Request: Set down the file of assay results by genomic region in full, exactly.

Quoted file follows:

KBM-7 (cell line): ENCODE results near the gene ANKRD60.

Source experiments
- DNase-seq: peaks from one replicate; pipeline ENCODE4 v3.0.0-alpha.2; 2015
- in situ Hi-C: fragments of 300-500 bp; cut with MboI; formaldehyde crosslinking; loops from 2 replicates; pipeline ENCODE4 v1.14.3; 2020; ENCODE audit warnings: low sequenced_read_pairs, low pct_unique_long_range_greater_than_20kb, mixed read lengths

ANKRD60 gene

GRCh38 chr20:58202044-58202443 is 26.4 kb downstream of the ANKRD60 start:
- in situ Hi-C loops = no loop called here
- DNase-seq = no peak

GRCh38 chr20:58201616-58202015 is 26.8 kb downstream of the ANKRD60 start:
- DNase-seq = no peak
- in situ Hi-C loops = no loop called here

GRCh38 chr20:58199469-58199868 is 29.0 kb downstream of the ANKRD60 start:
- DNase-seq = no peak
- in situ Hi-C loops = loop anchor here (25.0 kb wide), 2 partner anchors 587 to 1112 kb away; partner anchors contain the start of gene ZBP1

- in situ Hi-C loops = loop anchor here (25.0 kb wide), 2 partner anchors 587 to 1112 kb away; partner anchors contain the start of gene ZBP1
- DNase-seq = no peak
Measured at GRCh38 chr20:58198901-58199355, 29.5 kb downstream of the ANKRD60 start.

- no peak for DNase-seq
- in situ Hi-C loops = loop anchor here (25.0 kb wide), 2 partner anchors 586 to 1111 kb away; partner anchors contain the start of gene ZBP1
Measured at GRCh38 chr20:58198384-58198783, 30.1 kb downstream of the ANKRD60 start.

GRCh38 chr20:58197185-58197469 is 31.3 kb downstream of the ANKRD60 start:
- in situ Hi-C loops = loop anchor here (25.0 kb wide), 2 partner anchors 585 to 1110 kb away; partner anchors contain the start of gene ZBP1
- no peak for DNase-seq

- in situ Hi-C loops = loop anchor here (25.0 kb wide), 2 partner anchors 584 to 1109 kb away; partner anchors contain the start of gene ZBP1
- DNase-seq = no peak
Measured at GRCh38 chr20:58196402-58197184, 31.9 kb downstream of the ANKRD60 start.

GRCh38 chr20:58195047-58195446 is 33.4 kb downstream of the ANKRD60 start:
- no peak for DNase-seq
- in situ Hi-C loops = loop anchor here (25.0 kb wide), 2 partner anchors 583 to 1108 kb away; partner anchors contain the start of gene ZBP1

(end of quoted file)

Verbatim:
KBM-7 (cell line): ENCODE results near the gene ANKRD60.

Source experiments
- DNase-seq: peaks from one replicate; pipeline ENCODE4 v3.0.0-alpha.2; 2015
- in situ Hi-C: fragments of 300-500 bp; cut with MboI; formaldehyde crosslinking; loops from 2 replicates; pipeline ENCODE4 v1.14.3; 2020; ENCODE audit warnings: low sequenced_read_pairs, low pct_unique_long_range_greater_than_20kb, mixed read lengths

ANKRD60 gene

GRCh38 chr20:58202044-58202443 is 26.4 kb downstream of the ANKRD60 start:
- in situ Hi-C loops = no loop called here
- DNase-seq = no peak

GRCh38 chr20:58201616-58202015 is 26.8 kb downstream of the ANKRD60 start:
- DNase-seq = no peak
- in situ Hi-C loops = no loop called here

GRCh38 chr20:58199469-58199868 is 29.0 kb downstream of the ANKRD60 start:
- DNase-seq = no peak
- in situ Hi-C loops = loop anchor here (25.0 kb wide), 2 partner anchors 587 to 1112 kb away; partner anchors contain the start of gene ZBP1

- in situ Hi-C loops = loop anchor here (25.0 kb wide), 2 partner anchors 587 to 1112 kb away; partner anchors contain the start of gene ZBP1
- DNase-seq = no peak
Measured at GRCh38 chr20:58198901-58199355, 29.5 kb downstream of the ANKRD60 start.

- no peak for DNase-seq
- in situ Hi-C loops = loop anchor here (25.0 kb wide), 2 partner anchors 586 to 1111 kb away; partner anchors contain the start of gene ZBP1
Measured at GRCh38 chr20:58198384-58198783, 30.1 kb downstream of the ANKRD60 start.

GRCh38 chr20:58197185-58197469 is 31.3 kb downstream of the ANKRD60 start:
- in situ Hi-C loops = loop anchor here (25.0 kb wide), 2 partner anchors 585 to 1110 kb away; partner anchors contain the start of gene ZBP1
- no peak for DNase-seq

- in situ Hi-C loops = loop anchor here (25.0 kb wide), 2 partner anchors 584 to 1109 kb away; partner anchors contain the start of gene ZBP1
- DNase-seq = no peak
Measured at GRCh38 chr20:58196402-58197184, 31.9 kb downstream of the ANKRD60 start.

GRCh38 chr20:58195047-58195446 is 33.4 kb downstream of the ANKRD60 start:
- no peak for DNase-seq
- in situ Hi-C loops = loop anchor here (25.0 kb wide), 2 partner anchors 583 to 1108 kb away; partner anchors contain the start of gene ZBP1